The block-level micro-deterrent effects of uniformed police raids of crack houses in Kansas City, Missouri, were tested using a study design that focused on indicators of public order and safety.
These indicators were limited to offense reports and calls for police service. Data were obtained from blocks with at least 5 calls for police service in the 30 days preceding an undercover crack buy. The sample included 207 cases out of a total of 1,421 attempted buys by undercover police officers. Raids were randomly assigned to 104 locations and carried out at 98 locations, with the other 109 locations left alone. Experimental blocks, relative to controls, showed reductions in both calls for police service and offense reports. These effects, however, were quite small and decayed within 1 to 2 weeks. Raids in which arrests were made, 23 of 104 assigned, had no consistently different impact from raids in which no arrests were made. Raids had more impact on calls for police service in the winter than in the spring, but little seasonal differences were found in raid effects on offense reports. The authors conclude alternative police methods may be far more cost-effective in harm reduction for crack houses. 51 references, 3 tables, and 3 figures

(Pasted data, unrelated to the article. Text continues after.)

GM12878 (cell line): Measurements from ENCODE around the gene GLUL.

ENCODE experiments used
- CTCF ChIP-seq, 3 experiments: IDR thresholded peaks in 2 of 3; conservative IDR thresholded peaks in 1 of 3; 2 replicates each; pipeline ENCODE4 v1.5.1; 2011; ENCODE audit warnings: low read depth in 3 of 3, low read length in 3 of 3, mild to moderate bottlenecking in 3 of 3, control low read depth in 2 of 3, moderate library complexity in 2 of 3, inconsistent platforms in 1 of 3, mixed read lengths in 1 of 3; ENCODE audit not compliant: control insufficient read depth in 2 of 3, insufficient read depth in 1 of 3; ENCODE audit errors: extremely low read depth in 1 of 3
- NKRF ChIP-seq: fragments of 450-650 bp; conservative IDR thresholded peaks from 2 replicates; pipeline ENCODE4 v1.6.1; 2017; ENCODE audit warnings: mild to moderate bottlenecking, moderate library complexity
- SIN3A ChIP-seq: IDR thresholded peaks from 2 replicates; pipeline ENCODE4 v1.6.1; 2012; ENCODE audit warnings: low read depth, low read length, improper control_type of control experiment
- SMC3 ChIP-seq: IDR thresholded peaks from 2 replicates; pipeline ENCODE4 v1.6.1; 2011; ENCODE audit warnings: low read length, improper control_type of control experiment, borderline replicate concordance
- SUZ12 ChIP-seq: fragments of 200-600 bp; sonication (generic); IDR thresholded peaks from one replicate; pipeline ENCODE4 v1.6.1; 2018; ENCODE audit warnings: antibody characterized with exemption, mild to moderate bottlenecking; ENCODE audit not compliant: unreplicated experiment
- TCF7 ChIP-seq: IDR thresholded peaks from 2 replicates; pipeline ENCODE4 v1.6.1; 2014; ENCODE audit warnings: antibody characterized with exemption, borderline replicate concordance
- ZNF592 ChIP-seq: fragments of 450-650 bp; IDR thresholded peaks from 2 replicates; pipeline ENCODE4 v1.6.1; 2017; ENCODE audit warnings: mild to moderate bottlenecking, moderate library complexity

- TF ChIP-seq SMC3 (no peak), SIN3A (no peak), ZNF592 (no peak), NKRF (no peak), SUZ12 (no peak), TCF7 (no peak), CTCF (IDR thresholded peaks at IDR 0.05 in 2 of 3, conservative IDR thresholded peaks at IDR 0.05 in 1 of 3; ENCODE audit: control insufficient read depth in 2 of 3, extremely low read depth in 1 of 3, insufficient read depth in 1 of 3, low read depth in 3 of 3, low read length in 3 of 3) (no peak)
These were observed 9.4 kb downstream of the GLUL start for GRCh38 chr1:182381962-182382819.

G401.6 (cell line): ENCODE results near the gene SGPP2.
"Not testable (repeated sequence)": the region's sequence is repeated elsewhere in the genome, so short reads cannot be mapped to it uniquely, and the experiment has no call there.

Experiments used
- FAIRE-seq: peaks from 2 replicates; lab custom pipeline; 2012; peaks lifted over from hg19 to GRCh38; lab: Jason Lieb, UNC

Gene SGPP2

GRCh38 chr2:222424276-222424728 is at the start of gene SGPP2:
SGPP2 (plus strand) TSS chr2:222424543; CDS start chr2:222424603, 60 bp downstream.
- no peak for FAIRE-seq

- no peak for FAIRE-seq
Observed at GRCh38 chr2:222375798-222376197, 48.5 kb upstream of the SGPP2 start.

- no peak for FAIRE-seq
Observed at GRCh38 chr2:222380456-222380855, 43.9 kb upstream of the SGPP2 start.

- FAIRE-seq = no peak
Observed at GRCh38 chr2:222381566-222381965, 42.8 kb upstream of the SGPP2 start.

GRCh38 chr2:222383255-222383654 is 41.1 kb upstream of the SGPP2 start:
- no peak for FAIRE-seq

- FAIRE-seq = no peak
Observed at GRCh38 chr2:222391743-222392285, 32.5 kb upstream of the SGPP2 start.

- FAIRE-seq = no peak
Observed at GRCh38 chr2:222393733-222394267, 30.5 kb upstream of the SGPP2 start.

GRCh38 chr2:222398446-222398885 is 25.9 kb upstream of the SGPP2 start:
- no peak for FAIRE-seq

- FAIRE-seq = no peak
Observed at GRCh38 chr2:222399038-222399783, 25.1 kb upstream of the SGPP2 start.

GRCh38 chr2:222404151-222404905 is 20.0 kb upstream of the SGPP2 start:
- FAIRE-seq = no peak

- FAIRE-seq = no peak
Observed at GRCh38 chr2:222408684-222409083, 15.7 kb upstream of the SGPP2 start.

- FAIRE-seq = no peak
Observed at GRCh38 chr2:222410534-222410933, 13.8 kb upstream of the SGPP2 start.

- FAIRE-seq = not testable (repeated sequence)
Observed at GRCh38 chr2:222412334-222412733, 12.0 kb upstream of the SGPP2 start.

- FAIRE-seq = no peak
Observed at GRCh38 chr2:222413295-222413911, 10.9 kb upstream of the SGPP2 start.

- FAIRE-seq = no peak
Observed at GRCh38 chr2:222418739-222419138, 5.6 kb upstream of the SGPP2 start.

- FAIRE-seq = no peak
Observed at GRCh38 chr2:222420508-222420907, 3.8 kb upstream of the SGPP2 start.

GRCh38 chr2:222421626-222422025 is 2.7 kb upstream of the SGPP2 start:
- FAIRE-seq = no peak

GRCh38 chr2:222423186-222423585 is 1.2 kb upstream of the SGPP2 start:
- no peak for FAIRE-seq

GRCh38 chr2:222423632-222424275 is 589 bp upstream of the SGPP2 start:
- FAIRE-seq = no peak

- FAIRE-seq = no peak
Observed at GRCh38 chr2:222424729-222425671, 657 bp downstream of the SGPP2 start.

Date Published: January 1, 1995